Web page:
SMEs look to push for 20 percent growth as economic slump hangs around
SAP says that its channel partners are set to benefit from renewed SME optimism, creating a “huge opportunity” to match the projected 10 percent yearly growth expected from many customers.
Business management software giant SAP has shown ChannelBiz research it has conducted into the SME market place which shows that, despite the economic doom and gloom, many SMEs are expecting to grow their business at a double digit rate in the next two years.
According to the Thinking Bigger report, based on the views of 250 business throughout a variety of sectors, SMEs are on average expecting to see 20 percent growth over the next two years, with 48 percent expecting to grow by more than this. Many of those approached are also looking to grow faster than the market rate.
Furthermore respondents appeared confident of attaining growth levels despite the ongoing financial malaise, with 81 percent fully expecting to hit these growth objectives, while almost half of SMEs apparently rate growth over commercial stability, and are seeing this as a bigger priority over the next two years.
According to SME and channel boss for UK&I, John Antunes, this means that there is plenty of cause for optimism for the channel as SMEs get used to the ongoing slump and start trying to find a way to grow themselves.
“There was a feeling of waiting for the economy to recover, waiting for it to be done to them,” Antunes says. “What has gradually to hit home is that we have now been in this situation for four and half years and SMEs are no longer waiting for a recovery to happen.
“There is an acceptance that this position is not something that is a blip on the radar. SMEs are seeing this as a ‘new normal’.”
He says that the intention for SME customers to push for growth over the next 24 months this is likely to have a knock on effect for channel partners, not to mention filling SAPs coffers.
“Quite a lot of our channel partners are SMEs themselves,” Antunes says. “From that perspective they themselves will be seeing a situation similar to what the research highlights.”
“If our customers are looking to grow at these rates, then our channel partners are set to benefit from that.”
Despite reports that IT budgets are being adversely affected by the economic downturn, Antunes is confident that these will increase as companies grow – pointing to a statistic in the report showing that 33 percent see technology as a driving factor.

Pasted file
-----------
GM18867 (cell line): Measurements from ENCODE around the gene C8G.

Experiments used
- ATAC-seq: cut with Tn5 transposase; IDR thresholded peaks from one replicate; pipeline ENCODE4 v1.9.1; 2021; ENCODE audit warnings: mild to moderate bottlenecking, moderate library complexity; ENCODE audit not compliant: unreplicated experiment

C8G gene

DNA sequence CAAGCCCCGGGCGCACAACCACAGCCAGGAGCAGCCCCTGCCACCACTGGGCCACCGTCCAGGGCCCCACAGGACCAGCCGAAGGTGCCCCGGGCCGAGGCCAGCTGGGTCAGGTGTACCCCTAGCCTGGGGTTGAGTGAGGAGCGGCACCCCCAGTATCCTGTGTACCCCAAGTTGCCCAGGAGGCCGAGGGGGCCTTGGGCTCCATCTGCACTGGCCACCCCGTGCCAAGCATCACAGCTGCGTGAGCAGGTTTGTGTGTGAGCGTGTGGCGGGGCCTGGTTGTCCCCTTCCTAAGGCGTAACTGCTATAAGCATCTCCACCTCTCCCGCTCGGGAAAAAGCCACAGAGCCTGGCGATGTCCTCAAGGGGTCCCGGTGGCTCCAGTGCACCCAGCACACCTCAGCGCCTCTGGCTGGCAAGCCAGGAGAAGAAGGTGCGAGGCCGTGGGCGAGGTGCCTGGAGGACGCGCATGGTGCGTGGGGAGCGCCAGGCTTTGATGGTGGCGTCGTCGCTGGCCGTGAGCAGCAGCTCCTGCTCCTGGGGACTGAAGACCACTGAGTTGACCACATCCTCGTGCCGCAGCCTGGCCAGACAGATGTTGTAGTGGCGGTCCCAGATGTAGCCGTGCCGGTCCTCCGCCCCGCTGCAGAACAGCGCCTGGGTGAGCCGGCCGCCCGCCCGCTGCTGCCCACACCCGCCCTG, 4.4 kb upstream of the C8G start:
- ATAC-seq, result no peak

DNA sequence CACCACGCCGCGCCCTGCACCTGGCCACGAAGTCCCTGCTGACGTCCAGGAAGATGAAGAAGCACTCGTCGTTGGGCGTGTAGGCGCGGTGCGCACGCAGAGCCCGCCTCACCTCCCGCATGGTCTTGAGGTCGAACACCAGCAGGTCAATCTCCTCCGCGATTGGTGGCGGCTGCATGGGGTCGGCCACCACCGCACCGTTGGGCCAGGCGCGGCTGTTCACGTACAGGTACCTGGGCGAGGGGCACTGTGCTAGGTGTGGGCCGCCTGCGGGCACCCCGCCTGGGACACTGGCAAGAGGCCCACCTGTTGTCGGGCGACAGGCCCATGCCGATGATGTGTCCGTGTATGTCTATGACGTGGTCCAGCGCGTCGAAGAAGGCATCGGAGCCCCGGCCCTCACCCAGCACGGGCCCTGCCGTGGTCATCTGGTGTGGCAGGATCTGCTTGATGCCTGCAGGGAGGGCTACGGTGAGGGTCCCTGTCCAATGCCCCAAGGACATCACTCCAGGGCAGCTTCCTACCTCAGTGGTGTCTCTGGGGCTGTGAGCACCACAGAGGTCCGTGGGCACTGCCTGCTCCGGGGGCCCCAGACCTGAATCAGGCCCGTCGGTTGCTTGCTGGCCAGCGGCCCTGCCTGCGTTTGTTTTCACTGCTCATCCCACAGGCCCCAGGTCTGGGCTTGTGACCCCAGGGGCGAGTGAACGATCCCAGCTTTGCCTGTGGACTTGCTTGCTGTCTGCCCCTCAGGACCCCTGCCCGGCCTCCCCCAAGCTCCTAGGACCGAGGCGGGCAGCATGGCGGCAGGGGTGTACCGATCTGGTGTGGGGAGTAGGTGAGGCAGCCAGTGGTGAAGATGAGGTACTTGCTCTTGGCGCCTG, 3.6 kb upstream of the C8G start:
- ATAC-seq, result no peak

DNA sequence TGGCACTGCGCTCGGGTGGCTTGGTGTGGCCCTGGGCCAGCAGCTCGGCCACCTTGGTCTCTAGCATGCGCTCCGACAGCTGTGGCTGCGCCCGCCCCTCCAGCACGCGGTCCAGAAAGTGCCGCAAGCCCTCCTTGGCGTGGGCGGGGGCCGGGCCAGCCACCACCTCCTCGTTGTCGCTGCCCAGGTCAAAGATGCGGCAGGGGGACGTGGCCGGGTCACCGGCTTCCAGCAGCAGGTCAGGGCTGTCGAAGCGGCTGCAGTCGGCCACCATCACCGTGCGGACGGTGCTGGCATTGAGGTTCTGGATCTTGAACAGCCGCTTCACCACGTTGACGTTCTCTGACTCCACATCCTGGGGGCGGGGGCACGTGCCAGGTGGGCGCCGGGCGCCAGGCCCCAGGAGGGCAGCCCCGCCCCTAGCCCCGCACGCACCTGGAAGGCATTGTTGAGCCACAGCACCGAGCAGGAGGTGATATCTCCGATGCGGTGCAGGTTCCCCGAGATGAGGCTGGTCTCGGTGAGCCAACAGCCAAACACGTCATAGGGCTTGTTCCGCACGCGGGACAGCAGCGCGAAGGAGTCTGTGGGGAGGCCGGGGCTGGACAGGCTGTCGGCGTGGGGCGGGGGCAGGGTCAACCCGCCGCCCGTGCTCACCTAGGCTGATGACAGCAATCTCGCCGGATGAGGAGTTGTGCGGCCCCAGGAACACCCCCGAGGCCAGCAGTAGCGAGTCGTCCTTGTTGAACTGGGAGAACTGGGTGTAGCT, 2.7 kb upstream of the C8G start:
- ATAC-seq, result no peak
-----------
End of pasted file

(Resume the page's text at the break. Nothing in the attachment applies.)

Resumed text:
There are barriers to this and many respondents see financing as a problem. Antunes says still remains “quite a challenge for the businesses” and this will continue to play a role.
Recent research from the Federation of Small Businesses (FSB) also showed that one in five SMEs saw a lack of financing as a barrier to growth.
However Antunes says that in the past two to three months there have been more incentive from the government for banks to start lending more to SMEs, and financing organisations are targeting SMEs – even Wonga.com has started services for smaller businesses.
Clearly reducing costs is of importance however, and the channel needs to find ways of presenting savings to their customers.
“The cloud will continue to play a key role in this area,” Antunes says. “SMEs will want to improve efficiency and reduce cost. Also moving from capex to opex will play a key part in the ability to grow busienss in an effective manner.
To make sure that they are able to piggy-back on SME projected growth, channel partners also need to start thinking about delivering services to customers faster.
Customers want a quicker return of investment, Antunes says, and the channel needs to address this if it is to capitalise on the SME growth.
While the channel is well prepared, Antunes says, SAP’s partners should be looking at ways of facilitating this, such as its Rapid Deployment Solution.
“We have already developed the RDS methodology, what our partners are now doing is getting certified to ensure that they are in a position to sell support and implement these RDSs.”
“It is a difference from maybe 18 months ago when partners would have looked at a longer implementation cycle. Now it is is about bite sized chunks.”
How enamored cost-conscious partners will be at shelling out for training in new specialisms is another question, but according to Antunes SAP channel partners will reap the benefits of ensuring swiftfly rolled out services.